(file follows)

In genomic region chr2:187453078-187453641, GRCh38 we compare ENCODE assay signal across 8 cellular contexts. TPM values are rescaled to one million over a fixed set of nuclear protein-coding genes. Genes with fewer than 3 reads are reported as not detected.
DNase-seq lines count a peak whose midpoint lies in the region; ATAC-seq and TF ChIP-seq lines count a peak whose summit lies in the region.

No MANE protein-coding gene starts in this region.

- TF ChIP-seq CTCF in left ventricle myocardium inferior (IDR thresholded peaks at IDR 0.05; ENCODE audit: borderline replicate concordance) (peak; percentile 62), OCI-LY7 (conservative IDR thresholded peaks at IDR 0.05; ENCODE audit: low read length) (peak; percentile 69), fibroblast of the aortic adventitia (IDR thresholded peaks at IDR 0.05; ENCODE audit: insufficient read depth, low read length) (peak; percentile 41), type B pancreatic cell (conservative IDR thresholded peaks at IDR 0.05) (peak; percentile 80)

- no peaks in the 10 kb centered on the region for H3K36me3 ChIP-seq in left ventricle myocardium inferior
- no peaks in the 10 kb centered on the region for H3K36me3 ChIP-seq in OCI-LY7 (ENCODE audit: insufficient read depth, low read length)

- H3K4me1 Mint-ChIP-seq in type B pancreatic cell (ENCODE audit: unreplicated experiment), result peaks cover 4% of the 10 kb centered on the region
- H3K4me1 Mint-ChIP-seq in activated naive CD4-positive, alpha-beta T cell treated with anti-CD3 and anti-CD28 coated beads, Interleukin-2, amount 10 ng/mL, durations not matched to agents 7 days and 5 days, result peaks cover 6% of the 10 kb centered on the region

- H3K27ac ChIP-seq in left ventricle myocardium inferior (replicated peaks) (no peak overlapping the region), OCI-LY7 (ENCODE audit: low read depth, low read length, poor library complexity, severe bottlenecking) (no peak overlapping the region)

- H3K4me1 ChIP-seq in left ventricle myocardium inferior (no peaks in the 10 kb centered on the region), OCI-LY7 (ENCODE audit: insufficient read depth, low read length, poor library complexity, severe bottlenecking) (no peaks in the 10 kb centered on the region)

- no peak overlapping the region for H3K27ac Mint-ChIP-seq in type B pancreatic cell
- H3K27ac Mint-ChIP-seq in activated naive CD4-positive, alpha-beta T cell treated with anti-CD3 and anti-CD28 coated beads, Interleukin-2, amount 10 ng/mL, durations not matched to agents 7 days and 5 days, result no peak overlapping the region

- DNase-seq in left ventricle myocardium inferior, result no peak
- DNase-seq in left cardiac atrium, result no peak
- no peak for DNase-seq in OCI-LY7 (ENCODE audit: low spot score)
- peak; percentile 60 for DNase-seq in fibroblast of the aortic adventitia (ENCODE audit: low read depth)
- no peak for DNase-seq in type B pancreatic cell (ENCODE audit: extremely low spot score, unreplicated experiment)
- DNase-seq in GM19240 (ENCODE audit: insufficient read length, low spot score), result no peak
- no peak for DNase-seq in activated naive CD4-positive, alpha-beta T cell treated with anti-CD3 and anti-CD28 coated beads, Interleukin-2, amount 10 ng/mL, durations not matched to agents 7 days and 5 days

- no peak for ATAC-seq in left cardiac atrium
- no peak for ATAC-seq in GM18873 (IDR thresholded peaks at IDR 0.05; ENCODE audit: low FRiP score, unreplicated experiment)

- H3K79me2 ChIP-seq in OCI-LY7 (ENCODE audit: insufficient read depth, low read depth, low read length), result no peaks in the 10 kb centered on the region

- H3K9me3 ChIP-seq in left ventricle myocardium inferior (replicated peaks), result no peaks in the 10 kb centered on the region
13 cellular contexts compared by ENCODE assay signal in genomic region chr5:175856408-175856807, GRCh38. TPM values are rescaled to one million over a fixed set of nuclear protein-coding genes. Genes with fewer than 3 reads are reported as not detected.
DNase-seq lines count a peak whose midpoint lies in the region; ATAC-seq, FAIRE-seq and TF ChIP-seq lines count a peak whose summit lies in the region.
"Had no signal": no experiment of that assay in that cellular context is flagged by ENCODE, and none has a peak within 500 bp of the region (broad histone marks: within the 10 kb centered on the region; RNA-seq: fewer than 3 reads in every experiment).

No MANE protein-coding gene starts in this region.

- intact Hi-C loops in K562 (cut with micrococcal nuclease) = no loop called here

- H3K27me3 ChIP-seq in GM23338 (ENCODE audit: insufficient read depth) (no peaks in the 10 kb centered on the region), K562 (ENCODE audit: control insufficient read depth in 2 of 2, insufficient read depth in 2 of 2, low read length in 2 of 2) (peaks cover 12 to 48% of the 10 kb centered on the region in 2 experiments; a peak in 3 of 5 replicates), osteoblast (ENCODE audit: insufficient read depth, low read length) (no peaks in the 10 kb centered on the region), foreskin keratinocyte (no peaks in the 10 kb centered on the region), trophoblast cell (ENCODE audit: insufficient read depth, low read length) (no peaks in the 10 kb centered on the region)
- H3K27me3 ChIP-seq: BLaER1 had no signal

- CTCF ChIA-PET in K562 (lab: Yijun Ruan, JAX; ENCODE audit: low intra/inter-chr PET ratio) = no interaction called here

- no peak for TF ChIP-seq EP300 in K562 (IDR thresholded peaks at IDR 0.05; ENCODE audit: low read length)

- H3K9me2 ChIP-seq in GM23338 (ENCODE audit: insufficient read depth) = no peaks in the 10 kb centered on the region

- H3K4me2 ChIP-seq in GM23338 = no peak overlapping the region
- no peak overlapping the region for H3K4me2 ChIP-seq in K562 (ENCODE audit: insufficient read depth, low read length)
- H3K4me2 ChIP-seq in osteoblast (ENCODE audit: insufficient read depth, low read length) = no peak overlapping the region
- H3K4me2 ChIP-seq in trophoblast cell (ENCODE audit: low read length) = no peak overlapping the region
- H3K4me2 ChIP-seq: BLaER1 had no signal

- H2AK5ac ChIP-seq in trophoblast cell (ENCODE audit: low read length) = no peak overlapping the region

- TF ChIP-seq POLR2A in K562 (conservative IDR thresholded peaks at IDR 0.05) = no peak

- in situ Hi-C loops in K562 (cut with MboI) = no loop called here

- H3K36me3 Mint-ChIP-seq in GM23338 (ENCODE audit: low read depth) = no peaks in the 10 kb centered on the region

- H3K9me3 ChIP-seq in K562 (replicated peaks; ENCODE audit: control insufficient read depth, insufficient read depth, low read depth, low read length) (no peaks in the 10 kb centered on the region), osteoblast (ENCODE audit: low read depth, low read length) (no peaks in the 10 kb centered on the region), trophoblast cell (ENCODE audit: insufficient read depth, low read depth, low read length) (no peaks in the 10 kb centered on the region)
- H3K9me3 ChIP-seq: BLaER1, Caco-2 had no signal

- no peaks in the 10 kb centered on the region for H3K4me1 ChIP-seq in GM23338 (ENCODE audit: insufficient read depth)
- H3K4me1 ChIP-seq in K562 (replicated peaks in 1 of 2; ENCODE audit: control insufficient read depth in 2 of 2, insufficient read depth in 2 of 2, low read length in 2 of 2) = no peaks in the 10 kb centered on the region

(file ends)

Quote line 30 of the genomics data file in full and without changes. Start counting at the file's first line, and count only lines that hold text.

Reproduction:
- H3K27me3 ChIP-seq: BLaER1 had no signal